Opinion | How the Pandemic Affected Kindergarten

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To the Editor:

Re “A Year Without Kindergartners” (front page, Aug. 8):

As a pediatrician serving a very diverse urban, suburban and rural population of families, I see the devastating effects of a year without meaningful instruction on the youngest school-age children.

At least half of my kindergarten-through-third-grade patients are six months to a year behind, based on my evaluations. The implications are huge: Kids who can’t read competently by the end of third grade are handicapped in their ability to succeed in school.

I encourage families to read to their children daily and share their concerns about kids falling behind and becoming discouraged. The solutions will lie in returning to school, family involvement in that process and patience.

Daniel J. Levy
Columbia, Md.
The writer is president of the Child and Teen Wellness Center and past president of the Maryland Chapter, American Academy of Pediatrics.

To the Editor:

In the 1970s we sent our son to a “free school,” called The Farm School, for kindergarten and first grade. The free school movement, much the rage in that era, meant my son was free to choose to go to class and learn traditionally or to wander about the farm, playing with his friends. My son chose to play.

When he was 7 and still didn’t read, we panicked and enrolled him — midyear — in second grade at the local public school, where, with some discomfort and no tutoring, he learned to read. Today, he has a Ph.D. and is a professor at an elite university.

The message, perhaps, is not to bemoan the loss of a year of early schooling until the evidence is in about the effects of this one-year delay in learning to read.

Edie Gelles
Palo Alto, Calif.

To the Editor:

“A Year Without Kindergartners” underscores the toll the pandemic has taken on families already stressed by poverty, health disparities, structural racism and inequitable funding for public schools.

There is another story that is also worthy of attention: Child care programs, an essential part of our economic and educational infrastructure, helped fill the gap for some of these families. They enrolled their children in community-based programs that provided both care and education.

It is time we recognized the valuable economic and educational role that high-quality child care can play — and made the public investment needed to ensure that all families have access to such care, in safe, healthful environments with teachers who are properly respected and compensated for the essential work they do.

The American Families Plan proposed by President Biden would make that investment. It needs our support.

Barbara Reisman
Montclair, N.J.
The writer is a senior adviser to the Maher Charitable Foundation, which has advocated for expanded high-quality prekindergarten.

To the Editor:

Worried about academic deficits, some educators and parents are eager for a return to in-person kindergarten. But there is a problem. Before the pandemic, kindergartens had generally become so academic that they crowded out opportunities for creative play and informal socialization. Moreover, the academic instruction often ignored children’s interests and capacities, leaving children frustrated and stressed-out. Many lost their love of learning.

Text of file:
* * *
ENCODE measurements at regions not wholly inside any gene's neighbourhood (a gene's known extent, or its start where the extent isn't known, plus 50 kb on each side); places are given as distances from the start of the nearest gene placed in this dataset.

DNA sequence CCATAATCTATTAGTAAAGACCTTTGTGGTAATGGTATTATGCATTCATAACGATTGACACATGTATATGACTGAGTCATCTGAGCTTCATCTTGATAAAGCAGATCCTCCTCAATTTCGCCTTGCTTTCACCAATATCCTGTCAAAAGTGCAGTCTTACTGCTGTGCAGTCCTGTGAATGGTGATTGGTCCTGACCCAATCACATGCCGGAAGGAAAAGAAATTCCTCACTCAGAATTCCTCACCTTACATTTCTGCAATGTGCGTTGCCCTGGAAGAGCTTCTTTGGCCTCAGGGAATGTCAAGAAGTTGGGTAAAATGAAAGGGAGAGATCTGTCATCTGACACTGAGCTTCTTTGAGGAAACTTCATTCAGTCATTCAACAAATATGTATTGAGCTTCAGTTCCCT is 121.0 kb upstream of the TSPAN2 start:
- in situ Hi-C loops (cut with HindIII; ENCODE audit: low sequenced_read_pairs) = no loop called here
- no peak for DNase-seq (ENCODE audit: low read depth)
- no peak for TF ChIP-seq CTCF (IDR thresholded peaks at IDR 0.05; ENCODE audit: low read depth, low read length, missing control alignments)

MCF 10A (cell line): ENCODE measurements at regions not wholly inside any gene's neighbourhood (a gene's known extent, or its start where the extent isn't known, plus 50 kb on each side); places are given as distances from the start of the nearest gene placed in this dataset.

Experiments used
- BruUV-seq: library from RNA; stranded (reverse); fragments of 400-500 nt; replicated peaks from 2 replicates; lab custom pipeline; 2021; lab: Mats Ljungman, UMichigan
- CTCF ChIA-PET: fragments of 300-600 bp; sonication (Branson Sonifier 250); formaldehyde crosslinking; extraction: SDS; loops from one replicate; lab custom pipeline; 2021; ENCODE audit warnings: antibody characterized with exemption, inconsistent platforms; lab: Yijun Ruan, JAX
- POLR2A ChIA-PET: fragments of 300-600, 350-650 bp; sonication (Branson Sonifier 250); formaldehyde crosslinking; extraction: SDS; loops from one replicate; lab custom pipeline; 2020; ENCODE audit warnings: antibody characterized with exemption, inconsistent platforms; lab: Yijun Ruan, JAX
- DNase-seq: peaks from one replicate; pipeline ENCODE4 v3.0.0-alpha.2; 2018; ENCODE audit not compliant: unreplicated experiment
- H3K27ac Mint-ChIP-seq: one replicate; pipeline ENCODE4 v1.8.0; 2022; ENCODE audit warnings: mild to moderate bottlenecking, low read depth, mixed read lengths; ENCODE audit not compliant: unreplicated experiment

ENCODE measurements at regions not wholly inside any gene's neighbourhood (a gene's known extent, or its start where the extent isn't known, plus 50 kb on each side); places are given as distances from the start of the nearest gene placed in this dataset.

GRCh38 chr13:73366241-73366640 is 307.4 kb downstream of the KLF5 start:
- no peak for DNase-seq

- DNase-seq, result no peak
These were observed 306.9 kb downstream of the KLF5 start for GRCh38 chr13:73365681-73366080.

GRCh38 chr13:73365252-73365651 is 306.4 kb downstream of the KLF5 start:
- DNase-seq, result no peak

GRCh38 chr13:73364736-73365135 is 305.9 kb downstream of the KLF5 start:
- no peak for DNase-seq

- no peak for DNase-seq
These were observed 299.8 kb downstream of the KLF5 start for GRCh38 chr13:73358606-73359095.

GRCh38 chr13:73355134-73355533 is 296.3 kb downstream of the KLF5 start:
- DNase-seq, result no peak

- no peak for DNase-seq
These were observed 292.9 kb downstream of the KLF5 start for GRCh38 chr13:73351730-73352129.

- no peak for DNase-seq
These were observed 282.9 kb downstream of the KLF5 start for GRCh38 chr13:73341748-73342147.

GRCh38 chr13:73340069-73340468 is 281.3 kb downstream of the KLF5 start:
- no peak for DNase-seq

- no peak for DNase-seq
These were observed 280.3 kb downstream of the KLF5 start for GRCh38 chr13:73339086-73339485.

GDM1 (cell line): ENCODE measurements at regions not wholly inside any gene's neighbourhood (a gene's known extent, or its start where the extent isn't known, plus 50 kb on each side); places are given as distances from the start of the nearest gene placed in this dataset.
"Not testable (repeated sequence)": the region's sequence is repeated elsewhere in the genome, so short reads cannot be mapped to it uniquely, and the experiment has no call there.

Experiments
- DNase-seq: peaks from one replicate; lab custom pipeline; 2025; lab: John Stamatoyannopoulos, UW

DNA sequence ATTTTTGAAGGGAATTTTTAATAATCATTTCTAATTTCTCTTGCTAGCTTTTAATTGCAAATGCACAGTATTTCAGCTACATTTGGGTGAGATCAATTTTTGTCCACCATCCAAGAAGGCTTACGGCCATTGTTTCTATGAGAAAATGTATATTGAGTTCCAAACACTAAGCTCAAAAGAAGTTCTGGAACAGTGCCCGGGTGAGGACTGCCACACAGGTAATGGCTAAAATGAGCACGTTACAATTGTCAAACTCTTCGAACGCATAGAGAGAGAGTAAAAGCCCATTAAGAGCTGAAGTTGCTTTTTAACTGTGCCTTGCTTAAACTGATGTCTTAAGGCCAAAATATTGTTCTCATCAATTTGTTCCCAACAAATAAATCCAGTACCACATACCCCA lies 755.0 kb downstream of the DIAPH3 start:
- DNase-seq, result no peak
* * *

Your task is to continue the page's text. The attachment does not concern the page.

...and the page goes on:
Now is a good time to review how kindergartens have changed in recent decades and see if they might be put on a better path — one that fosters enthusiastic learners.

William Crain
New York
The writer is a professor of psychology at The City College of the City University of New York.

Transgender Youths and Health Care

To the Editor:

Re “What It Means to Forgive” (Opinion guest essay, Aug. 10):

Jennifer Finney Boylan’s article zeroed in on a particularly disturbing aspect of the anti-transgender era: targeting children.

The legislation restricting transgender health care (introduced in 20 states this year and made law in Arkansas) demonstrates the latest deception. Sponsors of these laws peddle the false idea that providing medical care for children in a way that validates gender identity — as opposed to assigned-at-birth sex — harms both the bodies and minds of youth.

Children who think that they are trans, by this logic, need to be protected from medical care that affirms gender identity. The medical care bills reframe the issue in making the case that these discriminatory laws will protect transgender youth from themselves.

As the parent of a teenager who identifies as nonbinary, I am not fooled by this hate, dressed up in shining armor.

Kate Rubick
Portland, Ore.

Vince Lombardi Was Wrong About Winning

To the Editor:

Re “Our Culture of Winning at All Costs Nearly Broke Me,” by Zoë Ruhl (Opinion guest essay, Aug. 7):

“Winning isn’t everything; it’s the only thing.” This statement, often said by the professional football coach Vince Lombardi, is today’s mantra for American politics, businesses and athletics.

Competition can drive us to achieve great things, but it can also result in destruction and damage to the human spirit. Perhaps in the future we will evolve into a less competitive and more collaborative creature.

Future historians may view our era of divisive politics, ego-centered business titans and ultracompetitive athletics as the vestigial elements of a more “primitive man.”

I recently had an M.R.I. for a football injury from more than 50 years ago. Vince Lombardi was one of my childhood heroes. He was wrong.

Theodore Markus
Stuart, Fla.

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